It was thanks to a Scotland on Sunday article about my Serpentine Garden design that Ann and James Simpson contacted me about their own back garden project. Tucked away in the Stockbridge area of Edinburgh off an extremely busy road, their garden is sheltered, quite shaded and surprisingly peaceful and calm. James makes up the Simpson of the renowned Edinburgh architects Simpson and Brown and Ann was then a senior curator at the Gallery of Modern Art in Edinburgh. So, it was with a little trepidation and a lot of curiosity that I met up with them to discuss their requirements for their back garden.
The brief was to create a simple, elegant framework which could support over-flowing herbaceous borders, keep grandchildren and their grandparents entertained during the holidays, and provide year-round interest when viewed from the three storey house overlooking the garden.
The garden is long and narrow and I opted to use the lawn to exaggerate and elongate this, rather than attempting to visually widen the space. Along one side of the garden, the boundary is marked by a thirty foot high red brick wall, formerly the Woolies wall. A feature such as this is hard to ignore or camouflage so we carried the brick theme through by edging the lawn with reclaimed bricks set into lime mortar. I created two large circles using this edging to punctuate the lawn and give the garden the structure it needed.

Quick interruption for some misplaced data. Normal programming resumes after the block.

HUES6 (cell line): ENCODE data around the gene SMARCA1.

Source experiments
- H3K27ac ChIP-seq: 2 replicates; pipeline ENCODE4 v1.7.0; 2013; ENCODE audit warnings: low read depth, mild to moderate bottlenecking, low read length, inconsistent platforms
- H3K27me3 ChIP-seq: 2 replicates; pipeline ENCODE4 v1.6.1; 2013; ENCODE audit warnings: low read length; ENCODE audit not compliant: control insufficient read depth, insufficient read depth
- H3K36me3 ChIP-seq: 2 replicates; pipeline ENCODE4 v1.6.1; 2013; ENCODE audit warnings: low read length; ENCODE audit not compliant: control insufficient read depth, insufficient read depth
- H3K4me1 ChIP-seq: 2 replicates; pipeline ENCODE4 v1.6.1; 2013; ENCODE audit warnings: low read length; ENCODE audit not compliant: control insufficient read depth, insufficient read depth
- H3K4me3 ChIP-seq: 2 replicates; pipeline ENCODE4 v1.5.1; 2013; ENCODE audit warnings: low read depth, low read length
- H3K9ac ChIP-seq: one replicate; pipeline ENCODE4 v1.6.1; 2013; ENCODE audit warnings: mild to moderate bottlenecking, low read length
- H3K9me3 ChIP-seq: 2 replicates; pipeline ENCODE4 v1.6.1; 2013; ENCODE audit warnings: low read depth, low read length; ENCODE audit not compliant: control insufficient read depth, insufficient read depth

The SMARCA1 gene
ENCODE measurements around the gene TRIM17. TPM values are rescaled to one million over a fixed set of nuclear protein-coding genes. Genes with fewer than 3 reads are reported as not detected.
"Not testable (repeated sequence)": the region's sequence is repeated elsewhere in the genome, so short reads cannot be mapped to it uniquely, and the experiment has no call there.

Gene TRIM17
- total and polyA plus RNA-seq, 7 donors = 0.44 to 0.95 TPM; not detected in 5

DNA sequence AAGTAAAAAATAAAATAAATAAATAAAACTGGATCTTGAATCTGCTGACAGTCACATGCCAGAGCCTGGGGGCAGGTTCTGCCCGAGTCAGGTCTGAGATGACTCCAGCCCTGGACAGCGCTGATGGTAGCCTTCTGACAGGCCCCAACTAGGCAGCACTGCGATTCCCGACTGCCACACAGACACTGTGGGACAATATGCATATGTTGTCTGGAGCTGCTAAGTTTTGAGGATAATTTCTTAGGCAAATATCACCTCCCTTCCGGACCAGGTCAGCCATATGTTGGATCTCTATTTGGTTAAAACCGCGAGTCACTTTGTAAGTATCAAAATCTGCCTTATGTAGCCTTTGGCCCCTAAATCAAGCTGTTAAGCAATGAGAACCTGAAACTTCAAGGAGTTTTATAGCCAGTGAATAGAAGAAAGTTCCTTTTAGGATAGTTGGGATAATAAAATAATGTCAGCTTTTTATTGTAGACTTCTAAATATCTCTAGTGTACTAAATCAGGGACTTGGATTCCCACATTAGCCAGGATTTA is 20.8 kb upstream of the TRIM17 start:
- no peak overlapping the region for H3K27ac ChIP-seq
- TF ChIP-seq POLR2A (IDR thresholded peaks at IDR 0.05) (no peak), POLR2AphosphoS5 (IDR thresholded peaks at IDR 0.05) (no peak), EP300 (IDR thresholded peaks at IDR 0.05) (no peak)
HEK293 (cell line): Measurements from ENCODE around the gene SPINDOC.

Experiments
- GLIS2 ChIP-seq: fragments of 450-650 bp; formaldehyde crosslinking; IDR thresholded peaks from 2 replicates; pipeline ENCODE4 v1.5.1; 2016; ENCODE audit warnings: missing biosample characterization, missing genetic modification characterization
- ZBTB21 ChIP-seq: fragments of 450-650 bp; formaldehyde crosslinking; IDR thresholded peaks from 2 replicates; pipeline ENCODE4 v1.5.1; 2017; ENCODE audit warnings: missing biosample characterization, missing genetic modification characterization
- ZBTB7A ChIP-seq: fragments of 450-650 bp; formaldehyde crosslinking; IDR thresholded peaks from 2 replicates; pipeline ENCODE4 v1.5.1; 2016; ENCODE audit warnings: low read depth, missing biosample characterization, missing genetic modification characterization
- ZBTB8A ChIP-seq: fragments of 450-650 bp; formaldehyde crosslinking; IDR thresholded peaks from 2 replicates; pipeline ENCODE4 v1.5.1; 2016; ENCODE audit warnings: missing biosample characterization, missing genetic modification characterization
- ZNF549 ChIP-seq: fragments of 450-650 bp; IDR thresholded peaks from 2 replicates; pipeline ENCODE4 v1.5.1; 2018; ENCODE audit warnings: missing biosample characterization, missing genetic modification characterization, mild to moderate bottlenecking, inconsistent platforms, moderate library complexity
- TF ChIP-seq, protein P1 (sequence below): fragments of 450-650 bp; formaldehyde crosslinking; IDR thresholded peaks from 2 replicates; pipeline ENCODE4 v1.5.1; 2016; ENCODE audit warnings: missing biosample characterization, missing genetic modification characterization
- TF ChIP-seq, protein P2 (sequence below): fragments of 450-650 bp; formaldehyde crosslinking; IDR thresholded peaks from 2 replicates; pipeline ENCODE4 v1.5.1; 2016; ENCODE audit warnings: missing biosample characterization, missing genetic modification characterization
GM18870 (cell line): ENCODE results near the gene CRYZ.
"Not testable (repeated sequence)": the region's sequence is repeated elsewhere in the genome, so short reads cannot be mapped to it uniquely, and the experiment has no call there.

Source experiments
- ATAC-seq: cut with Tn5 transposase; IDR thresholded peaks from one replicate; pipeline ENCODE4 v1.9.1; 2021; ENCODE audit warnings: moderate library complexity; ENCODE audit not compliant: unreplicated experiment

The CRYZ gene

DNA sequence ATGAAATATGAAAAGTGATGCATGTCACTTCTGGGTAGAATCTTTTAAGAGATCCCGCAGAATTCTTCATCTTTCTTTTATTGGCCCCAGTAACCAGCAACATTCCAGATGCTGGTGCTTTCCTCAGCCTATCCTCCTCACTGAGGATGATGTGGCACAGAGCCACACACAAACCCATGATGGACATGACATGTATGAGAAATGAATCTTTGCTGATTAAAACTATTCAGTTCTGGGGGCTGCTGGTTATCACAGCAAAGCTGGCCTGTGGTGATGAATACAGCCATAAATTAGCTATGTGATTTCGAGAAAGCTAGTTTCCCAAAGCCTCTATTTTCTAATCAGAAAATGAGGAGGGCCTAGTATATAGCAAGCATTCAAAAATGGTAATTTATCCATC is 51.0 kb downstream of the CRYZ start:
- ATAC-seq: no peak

Tucked in next to the house is a lime-washed garden shed and log store with clay tiles which James had designed and constructed. This is not your average garden shed but rather a beautiful feature to be viewed from the garden itself. Carefully positioned benches (chosen by Ann) give plenty of opportunity to enjoy this. The woven willow wigwam with a hidden sandpit underneath provides a neat solution for when the grandchildren come to visit.
Ann and I worked closely together to create the planting scheme in the garden. It was based on Ann’s wish list, including Astrantias, grape vines for the walls, and roses (but absolutely no variegated plants!). Herbs grow between the paving stones and brick edging, Stipa grasses add texture and movement around the willow wigwam, and a Cercidiphyllum sits at the far end of the garden from providing the smell the scent of burnt sugar given off by the leaves most obviously in autumn.